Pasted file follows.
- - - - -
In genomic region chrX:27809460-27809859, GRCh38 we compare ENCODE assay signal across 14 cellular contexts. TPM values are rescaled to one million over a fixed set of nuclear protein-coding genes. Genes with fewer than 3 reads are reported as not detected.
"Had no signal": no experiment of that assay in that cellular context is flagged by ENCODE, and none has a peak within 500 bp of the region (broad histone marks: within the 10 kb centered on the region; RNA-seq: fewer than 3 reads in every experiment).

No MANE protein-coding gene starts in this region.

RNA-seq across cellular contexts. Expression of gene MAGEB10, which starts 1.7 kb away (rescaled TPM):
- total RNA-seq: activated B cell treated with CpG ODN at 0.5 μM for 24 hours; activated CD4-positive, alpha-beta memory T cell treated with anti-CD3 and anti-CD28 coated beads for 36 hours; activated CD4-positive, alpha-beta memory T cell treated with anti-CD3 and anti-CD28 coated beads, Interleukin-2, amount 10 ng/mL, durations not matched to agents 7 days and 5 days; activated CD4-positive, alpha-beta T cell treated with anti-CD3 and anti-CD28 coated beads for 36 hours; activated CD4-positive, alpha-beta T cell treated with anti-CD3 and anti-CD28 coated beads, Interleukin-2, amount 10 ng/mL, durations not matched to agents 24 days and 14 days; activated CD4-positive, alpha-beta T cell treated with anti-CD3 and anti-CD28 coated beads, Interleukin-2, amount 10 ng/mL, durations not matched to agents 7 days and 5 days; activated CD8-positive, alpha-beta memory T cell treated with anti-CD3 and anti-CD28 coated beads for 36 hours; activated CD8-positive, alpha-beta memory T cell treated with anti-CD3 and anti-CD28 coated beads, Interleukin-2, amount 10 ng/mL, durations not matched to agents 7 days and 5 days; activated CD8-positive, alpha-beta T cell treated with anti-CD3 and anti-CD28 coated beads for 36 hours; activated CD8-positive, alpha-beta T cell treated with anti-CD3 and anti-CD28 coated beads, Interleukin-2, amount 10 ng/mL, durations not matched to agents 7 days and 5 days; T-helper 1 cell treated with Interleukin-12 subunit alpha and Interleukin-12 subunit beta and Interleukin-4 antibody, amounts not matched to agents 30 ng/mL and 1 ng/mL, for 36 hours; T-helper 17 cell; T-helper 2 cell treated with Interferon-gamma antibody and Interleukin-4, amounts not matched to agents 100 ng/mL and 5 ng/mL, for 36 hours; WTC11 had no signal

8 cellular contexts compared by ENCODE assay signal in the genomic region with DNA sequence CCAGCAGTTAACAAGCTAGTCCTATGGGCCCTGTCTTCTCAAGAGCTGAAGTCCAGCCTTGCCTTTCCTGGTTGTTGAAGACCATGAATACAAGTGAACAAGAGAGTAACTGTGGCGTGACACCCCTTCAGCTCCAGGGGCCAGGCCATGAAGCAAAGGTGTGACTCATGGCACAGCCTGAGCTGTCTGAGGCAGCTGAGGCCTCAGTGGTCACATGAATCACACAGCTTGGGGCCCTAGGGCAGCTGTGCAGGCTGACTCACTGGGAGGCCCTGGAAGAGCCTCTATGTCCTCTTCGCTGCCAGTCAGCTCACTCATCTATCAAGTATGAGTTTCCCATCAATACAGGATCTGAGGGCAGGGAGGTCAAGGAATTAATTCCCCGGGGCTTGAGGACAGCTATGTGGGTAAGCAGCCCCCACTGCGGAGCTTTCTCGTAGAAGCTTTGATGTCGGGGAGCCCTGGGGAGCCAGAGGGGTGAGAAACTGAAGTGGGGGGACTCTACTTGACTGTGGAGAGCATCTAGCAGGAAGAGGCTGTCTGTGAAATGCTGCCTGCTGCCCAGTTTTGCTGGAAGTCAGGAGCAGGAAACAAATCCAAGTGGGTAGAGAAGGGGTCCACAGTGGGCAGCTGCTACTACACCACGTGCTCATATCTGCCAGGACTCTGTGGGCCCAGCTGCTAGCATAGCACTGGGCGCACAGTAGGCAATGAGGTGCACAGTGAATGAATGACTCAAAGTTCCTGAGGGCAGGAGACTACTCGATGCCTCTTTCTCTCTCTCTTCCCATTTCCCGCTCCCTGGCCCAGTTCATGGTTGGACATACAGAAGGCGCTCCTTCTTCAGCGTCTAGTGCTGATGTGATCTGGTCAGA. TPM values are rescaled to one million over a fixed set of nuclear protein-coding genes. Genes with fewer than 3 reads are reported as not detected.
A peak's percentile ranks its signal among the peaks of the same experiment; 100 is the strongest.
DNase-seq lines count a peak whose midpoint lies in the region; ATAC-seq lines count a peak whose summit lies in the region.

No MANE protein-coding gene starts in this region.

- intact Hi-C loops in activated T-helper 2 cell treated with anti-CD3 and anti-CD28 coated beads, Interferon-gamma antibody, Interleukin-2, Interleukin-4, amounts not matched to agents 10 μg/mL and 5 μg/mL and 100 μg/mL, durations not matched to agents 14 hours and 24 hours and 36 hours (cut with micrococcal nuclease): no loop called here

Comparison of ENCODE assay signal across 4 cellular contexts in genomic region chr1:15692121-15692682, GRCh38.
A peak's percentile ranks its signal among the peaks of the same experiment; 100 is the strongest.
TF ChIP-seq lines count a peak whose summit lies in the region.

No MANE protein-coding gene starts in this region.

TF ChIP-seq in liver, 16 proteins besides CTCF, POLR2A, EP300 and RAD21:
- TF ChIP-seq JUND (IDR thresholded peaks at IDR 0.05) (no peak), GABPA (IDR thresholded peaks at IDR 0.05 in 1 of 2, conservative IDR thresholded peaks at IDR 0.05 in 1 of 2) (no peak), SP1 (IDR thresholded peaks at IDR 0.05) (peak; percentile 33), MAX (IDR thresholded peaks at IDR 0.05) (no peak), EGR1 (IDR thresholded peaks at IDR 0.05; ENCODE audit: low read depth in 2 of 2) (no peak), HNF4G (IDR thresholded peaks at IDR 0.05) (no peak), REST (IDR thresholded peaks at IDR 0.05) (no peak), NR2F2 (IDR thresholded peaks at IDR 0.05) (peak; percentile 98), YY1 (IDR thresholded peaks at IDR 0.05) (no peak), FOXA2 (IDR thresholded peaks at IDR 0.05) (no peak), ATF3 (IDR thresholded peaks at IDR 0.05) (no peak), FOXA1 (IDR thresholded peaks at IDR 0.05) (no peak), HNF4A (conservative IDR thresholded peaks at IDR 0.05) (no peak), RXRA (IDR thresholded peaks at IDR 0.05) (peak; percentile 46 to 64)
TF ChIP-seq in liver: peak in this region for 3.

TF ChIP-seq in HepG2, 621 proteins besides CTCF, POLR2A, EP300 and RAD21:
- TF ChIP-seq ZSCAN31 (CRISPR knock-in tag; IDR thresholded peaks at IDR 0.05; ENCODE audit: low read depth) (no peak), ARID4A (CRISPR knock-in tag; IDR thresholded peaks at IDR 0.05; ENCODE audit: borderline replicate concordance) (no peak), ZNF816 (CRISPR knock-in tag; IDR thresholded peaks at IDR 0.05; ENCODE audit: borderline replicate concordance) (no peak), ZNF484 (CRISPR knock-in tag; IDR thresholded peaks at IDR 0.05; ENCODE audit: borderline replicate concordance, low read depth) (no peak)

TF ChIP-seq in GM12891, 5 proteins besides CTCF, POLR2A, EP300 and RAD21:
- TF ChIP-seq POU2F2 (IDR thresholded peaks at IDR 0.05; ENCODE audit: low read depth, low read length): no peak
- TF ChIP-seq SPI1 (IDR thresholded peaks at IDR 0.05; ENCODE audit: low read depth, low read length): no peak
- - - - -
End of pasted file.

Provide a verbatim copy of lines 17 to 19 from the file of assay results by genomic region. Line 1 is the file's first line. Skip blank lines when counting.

TF ChIP-seq in liver: peak in this region for 3.

TF ChIP-seq in HepG2, 621 proteins besides CTCF, POLR2A, EP300 and RAD21:
- TF ChIP-seq ZSCAN31 (CRISPR knock-in tag; IDR thresholded peaks at IDR 0.05; ENCODE audit: low read depth) (no peak), ARID4A (CRISPR knock-in tag; IDR thresholded peaks at IDR 0.05; ENCODE audit: borderline replicate concordance) (no peak), ZNF816 (CRISPR knock-in tag; IDR thresholded peaks at IDR 0.05; ENCODE audit: borderline replicate concordance) (no peak), ZNF484 (CRISPR knock-in tag; IDR thresholded peaks at IDR 0.05; ENCODE audit: borderline replicate concordance, low read depth) (no peak)